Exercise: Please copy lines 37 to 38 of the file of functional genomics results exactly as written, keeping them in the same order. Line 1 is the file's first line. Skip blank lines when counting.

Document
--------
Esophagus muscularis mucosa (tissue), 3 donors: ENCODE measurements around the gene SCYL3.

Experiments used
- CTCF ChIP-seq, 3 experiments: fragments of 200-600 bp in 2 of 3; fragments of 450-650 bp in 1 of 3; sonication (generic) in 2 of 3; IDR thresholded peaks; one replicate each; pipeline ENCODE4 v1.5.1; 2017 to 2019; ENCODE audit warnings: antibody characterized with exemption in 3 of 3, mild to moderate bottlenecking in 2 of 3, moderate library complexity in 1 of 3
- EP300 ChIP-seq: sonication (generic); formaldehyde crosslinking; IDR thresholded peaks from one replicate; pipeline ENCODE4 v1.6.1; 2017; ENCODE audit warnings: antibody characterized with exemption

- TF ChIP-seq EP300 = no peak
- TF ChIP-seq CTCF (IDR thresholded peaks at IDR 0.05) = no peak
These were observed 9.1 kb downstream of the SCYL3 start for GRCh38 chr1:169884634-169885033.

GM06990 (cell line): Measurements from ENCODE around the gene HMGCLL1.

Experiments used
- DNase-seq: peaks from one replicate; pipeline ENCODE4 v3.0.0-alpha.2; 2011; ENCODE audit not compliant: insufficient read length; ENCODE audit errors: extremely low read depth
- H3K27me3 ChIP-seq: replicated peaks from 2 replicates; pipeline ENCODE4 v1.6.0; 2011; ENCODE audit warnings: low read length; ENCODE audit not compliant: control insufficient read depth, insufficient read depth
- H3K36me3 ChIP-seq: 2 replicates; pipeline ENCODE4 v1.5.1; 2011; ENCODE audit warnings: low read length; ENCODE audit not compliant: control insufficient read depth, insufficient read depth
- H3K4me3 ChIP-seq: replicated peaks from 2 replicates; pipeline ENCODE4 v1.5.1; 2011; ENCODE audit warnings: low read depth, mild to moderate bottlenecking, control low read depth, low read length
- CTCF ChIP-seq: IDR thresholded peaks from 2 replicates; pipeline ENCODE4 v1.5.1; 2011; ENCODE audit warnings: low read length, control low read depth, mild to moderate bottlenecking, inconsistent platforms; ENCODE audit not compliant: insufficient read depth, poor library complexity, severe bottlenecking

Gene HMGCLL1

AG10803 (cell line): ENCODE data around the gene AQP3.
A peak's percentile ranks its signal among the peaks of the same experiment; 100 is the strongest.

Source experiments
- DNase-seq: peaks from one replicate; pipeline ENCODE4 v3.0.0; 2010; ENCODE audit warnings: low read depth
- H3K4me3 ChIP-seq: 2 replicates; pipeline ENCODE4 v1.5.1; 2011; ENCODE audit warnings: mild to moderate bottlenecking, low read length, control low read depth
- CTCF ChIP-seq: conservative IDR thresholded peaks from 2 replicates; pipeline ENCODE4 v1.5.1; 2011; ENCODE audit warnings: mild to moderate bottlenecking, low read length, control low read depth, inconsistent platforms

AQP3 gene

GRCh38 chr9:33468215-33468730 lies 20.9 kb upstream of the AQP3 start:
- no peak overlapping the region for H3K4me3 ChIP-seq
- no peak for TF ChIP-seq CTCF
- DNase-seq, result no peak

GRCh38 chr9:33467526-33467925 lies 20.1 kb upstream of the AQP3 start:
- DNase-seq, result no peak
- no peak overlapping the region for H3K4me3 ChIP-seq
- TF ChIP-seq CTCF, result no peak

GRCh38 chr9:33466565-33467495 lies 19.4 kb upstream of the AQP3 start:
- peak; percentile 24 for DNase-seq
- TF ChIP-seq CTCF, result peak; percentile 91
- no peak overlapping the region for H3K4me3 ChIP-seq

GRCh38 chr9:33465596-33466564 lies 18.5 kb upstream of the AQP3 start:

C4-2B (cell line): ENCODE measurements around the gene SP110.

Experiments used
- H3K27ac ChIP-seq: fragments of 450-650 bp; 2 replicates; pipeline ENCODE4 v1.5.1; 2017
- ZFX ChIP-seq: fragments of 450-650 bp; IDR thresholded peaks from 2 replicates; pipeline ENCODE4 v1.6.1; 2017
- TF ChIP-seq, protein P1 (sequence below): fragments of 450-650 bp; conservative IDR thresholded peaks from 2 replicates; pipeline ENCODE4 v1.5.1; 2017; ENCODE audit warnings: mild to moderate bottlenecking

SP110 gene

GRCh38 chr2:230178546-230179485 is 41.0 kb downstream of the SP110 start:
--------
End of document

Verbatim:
Experiments used
- H3K27ac ChIP-seq: fragments of 450-650 bp; 2 replicates; pipeline ENCODE4 v1.5.1; 2017